BLINK: The Power of Thinking Without Thinking
by Malcolm Gladwell
Published by Alan Lane, 2005
This book is a good read because it talks about things that you don’t necessarily “learn” in training programs–but rather is something that you need to develop for yourself. This book is about making important decisions based on experience, intuition and intelligence–all within the “blink” of an eye!Gladwell calls this process “Rapid Cognition,” and as he says on his website, he doesn’t ever actually use the word “intuition’ because that suggests something on an emotional or gut level–something almost “not rational.” He believes those first few seconds are actually perfectly rational–just thinking at a faster rate. This idea is something that is a core characteristic to achieving success in Executive Protection, and makes for a fascinating read!
Here is an excerpt from the book:
Imagine that I asked you to a play a very simple gambling game. In front of you, are four decks of cards–two red and two blue. Each card in those four decks either wins you a sum of money or costs you some money, and your job is to turn over cards from any of the decks, one at a time, in such a way that maximizes your winnings. What you don’t know at the beginning, however, is that the red decks are a minefield. The rewards are high, but when you lose on red, you lose a lot. You can really only win by taking cards from the blue decks, which offer a nice, steady diet of $50 and $100 payoffs. The question is: how long will it take you to figure this out?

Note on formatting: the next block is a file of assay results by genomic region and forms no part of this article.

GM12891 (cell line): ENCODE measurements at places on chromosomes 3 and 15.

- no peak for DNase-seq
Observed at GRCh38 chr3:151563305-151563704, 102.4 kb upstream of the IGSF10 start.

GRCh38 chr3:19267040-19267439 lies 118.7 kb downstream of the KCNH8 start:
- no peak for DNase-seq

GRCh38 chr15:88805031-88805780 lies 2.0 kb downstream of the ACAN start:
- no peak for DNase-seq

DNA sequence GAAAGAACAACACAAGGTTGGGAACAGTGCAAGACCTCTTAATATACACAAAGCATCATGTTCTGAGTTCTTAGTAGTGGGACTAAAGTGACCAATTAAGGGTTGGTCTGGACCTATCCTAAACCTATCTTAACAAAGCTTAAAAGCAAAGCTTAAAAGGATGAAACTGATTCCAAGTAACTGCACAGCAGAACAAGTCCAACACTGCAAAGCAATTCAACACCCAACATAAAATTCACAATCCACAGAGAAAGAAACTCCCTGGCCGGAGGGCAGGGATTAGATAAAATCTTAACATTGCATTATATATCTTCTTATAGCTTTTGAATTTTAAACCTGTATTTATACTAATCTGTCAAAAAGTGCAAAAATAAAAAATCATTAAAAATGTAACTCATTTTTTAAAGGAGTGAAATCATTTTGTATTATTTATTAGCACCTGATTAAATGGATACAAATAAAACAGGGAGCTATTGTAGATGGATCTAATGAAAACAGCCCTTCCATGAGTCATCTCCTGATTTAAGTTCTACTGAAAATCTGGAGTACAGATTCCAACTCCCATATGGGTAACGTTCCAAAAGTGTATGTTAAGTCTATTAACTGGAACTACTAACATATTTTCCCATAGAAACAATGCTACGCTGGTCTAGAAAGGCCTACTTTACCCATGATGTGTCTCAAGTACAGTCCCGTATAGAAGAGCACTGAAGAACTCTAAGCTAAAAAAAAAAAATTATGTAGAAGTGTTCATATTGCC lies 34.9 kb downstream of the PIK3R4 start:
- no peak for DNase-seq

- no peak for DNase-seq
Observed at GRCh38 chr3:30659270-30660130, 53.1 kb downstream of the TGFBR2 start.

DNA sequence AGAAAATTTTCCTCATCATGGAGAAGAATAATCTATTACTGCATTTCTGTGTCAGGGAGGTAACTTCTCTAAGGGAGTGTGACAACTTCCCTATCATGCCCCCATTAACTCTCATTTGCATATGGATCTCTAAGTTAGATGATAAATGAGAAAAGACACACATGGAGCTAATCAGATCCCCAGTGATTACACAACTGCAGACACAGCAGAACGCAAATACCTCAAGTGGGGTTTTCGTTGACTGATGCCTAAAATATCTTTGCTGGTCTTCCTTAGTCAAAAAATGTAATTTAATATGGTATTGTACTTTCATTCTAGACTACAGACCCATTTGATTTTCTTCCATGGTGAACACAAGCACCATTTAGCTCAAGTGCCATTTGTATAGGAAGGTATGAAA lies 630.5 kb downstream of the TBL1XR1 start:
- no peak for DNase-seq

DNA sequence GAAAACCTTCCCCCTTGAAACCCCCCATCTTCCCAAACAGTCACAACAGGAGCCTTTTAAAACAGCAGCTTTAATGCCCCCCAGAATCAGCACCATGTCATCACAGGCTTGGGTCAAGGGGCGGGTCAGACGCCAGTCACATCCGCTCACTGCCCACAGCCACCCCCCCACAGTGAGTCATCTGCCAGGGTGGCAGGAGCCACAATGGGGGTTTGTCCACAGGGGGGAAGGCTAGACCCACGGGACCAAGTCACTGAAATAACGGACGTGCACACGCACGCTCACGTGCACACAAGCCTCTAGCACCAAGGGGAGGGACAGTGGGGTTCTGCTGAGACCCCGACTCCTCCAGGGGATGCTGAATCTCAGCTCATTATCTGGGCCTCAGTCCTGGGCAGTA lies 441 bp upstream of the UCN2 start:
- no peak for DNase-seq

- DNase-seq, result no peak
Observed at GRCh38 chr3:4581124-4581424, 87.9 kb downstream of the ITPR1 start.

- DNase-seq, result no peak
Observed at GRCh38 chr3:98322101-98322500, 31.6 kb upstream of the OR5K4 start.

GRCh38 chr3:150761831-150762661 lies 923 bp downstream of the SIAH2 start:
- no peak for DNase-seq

A group of scientists at the University of Iowa did this experiment a few years ago, and what they found is that after we’ve turned over about fifty cards, most of us start to develop a hunch about what’s going on. We don’t know why we prefer the blue decks. But we’re pretty sure, at that point, that they are a better bet. After turning over about eighty cards, most of us have figured the game out, and can explain exactly why the first two decks are such a bad idea. This much is straightforward. We have some experiences. We think them through. We develop a theory, and then finally we put two and two together. That’s the way learning works. But the Iowa scientists did something else, and this is where the strange part of the experiment begins. They hooked each gambler up to a polygraph–a lie detector machine–that measured the activity of the sweat glands that all of us have below the skin in the palms of our hands. Most sweat glands respond to temperature. But those in our palms open up in response to stress–which is why we get clammy hands when we are nervous. What the Iowa scientists found is that gamblers started generating stress responses to red decks by the tenth card, forty cards before they were able to say that they had a hunch about what was wrong with those two decks. More importantly, right around the time their palms started sweating, their behavior began to change as well. They started favoring the good decks, and taking fewer and fewer cards from A and B. In other words, the gamblers figured the game out before they figured the game out: they began making the necessary adjustments long before they were consciously aware of what adjustments they were supposed to be making.